The Evil-Government Factor. H. L. Mencken once wrote, "I believe that all government is evil, and that trying to improve it is largely a waste of time." Many others feel the same way. Anyone who believes government is inherently evil is certainly not going to participate in the process of selecting someone to oversee the evil.
The Mathematically-Irrelevant Factor. To a person who is mathematically inclined, casting a single vote in an election involving 120 million participants seems like folly. The odds of a single vote making a difference are about the same as the odds of flapping your arms and flying across the Atlantic Ocean, against the wind.
The Anti-Authority Factor. Some people simply have a problem with authority. They were probably spoiled or tormented by their parents when they were young and don't like to be supervised. They're not going to vote for a leader because they don't want to be led. Our prisons are filled with them. The real world is filled with them too.
The Lesser-of-Two-Evils Factor. There are those who strongly dislike the two major alternatives. Democrats want to tax us to death in order to control us from cradle to grave and redistribute wealth. Republicans want to tax us to death in order to police the world and feed the greed. Both are costly, excessive big-government alternatives. Those who want it significantly scaled back have no options except to vote for the lesser of two evils or not at all. And since voting for the lesser of two evils is still voting for an evil, many choose not to participate.
The Casual-Vote Factor: Some people are either ignorant of the issues or don't give a damn. That's fine too. An uninformed or casual vote is worse than no vote at all.
Don't malign someone for not participating in a system they deem as unfair or corrupt or irrelevant or repugnant or whatever. Many of them have what they considered to be valid reasons for not being involved. If so, it's their civic duty not to vote.
In this perilous world, there are tyrannical dictatorships or communistic strangleholds in certain countries where there is no vote. Plus, there are other countries where you're required to vote, sometimes with only one candidate on the ballot. These options aren't really options -- they're prison camps with borders.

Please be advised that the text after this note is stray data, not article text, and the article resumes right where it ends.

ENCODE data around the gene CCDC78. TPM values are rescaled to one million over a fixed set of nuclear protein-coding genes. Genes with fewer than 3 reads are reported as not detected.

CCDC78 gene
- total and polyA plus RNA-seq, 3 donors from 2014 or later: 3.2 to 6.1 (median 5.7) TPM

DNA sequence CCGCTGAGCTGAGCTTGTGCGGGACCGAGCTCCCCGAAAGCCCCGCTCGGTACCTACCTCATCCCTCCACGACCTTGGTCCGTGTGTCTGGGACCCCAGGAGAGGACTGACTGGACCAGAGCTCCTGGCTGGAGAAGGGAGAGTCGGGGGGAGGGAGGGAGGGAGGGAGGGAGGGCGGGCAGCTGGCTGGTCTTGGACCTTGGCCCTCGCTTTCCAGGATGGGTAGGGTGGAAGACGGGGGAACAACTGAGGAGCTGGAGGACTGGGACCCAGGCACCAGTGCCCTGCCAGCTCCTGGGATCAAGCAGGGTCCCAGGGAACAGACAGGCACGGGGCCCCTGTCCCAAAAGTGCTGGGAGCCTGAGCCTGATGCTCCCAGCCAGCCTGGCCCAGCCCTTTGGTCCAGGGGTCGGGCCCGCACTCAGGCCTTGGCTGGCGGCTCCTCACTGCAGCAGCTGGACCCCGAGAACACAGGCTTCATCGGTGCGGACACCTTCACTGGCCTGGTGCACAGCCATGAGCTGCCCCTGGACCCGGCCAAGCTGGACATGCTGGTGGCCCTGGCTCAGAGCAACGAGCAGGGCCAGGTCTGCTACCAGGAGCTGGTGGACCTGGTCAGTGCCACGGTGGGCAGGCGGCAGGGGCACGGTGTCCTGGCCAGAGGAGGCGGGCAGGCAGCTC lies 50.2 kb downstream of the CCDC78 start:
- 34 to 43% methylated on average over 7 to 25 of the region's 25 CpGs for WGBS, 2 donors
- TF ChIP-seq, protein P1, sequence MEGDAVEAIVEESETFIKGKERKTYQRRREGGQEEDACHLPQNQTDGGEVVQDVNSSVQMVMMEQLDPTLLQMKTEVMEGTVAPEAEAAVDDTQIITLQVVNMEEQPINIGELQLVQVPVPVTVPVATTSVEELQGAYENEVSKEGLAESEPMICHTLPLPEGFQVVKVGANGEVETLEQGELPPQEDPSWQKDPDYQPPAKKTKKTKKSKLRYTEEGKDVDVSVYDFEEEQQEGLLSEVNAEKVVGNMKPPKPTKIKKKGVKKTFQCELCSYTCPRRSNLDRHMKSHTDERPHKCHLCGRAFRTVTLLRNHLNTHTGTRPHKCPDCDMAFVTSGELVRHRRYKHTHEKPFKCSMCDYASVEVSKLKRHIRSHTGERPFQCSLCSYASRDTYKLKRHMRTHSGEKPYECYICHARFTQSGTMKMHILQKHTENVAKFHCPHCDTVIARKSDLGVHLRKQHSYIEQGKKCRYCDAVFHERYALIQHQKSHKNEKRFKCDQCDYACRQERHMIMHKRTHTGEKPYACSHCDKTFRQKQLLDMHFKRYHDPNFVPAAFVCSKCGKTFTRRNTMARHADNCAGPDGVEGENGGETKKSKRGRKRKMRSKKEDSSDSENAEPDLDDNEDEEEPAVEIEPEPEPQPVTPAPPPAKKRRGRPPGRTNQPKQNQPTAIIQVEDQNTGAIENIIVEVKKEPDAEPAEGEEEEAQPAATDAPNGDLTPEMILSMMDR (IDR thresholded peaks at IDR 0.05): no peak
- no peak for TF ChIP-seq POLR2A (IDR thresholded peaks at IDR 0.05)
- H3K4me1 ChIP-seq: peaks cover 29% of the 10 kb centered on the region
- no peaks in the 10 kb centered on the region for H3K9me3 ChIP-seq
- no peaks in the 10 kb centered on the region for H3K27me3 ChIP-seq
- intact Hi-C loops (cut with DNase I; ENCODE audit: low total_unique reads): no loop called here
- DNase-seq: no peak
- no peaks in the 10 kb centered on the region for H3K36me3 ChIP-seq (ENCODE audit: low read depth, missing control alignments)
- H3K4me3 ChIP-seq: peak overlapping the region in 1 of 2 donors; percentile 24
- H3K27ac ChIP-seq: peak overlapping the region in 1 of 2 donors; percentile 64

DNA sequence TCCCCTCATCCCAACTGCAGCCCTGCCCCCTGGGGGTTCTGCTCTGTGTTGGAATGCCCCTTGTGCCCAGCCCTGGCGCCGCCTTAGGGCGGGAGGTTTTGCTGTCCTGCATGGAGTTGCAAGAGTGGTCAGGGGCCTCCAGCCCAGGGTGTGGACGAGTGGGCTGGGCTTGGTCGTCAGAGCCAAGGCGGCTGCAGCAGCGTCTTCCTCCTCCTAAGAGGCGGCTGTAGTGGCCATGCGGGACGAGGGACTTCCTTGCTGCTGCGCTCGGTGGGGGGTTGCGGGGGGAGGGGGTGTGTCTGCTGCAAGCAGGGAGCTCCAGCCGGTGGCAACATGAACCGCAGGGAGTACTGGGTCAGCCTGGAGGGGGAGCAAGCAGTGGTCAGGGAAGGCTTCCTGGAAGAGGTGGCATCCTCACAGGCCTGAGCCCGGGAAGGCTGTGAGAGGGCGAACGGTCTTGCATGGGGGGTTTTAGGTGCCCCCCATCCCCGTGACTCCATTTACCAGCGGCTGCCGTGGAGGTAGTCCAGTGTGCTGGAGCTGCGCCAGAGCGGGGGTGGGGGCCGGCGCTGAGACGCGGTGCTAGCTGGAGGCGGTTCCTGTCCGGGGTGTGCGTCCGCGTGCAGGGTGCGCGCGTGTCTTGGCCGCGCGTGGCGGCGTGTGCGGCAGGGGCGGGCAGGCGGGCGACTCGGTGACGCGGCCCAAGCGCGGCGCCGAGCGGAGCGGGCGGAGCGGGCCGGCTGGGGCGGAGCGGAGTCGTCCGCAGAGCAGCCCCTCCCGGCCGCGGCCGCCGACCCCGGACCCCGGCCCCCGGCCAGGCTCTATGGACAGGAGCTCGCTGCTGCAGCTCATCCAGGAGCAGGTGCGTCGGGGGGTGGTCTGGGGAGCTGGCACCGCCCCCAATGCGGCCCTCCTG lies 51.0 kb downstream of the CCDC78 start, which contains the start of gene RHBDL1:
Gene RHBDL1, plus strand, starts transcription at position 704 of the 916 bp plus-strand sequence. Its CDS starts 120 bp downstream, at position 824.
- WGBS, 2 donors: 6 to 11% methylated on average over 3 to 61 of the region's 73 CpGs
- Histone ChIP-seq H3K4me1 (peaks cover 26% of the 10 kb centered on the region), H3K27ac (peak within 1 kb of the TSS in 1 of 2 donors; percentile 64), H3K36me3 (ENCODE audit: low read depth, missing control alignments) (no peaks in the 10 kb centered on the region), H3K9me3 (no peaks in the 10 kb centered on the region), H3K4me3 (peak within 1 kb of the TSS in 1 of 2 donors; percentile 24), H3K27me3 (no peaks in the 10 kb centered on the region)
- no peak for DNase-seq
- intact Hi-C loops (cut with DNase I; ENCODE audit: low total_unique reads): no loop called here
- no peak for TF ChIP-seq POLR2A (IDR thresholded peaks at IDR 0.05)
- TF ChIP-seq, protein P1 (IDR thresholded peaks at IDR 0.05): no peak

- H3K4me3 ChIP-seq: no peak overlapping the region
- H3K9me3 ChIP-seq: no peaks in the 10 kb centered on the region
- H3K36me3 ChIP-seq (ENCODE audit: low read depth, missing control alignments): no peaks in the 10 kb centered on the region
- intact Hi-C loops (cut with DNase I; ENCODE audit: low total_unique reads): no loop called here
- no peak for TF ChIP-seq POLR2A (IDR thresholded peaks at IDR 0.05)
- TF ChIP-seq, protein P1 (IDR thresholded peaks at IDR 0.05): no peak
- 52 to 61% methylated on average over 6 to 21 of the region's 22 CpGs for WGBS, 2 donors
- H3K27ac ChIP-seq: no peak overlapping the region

In America, you have a right to vote and a right not to vote.
The human race is imperfect, all governments are flawed, the lack of government leads to chaos and excessive government leads to servitude.
Humanity is a work in progress. We're all in this together. But that doesn't mean we all think alike.
And the sun will rise in the East again tomorrow.
Quote for the Day -- "Government is not reason. It is a force. And, like fire, it is a dangerous servant and a fearful master." George Washington
Respond to this blog
Posting a comment requires free registration:
Bret Burquest is a former award-winning columnist for The News (2001-2007) and author of four novels. He has lived in Minneapolis, Los Angeles, Miami, Atlanta, Kansas City, Memphis and the middle of the Arizona desert. After a life of blood, sweat and tears in big cities, he has finally found peace in northern Arkansas where he grows tomatoes, watches sunsets and occasionally shares the Secrets of the Universe (and beyond) with the rest of the world.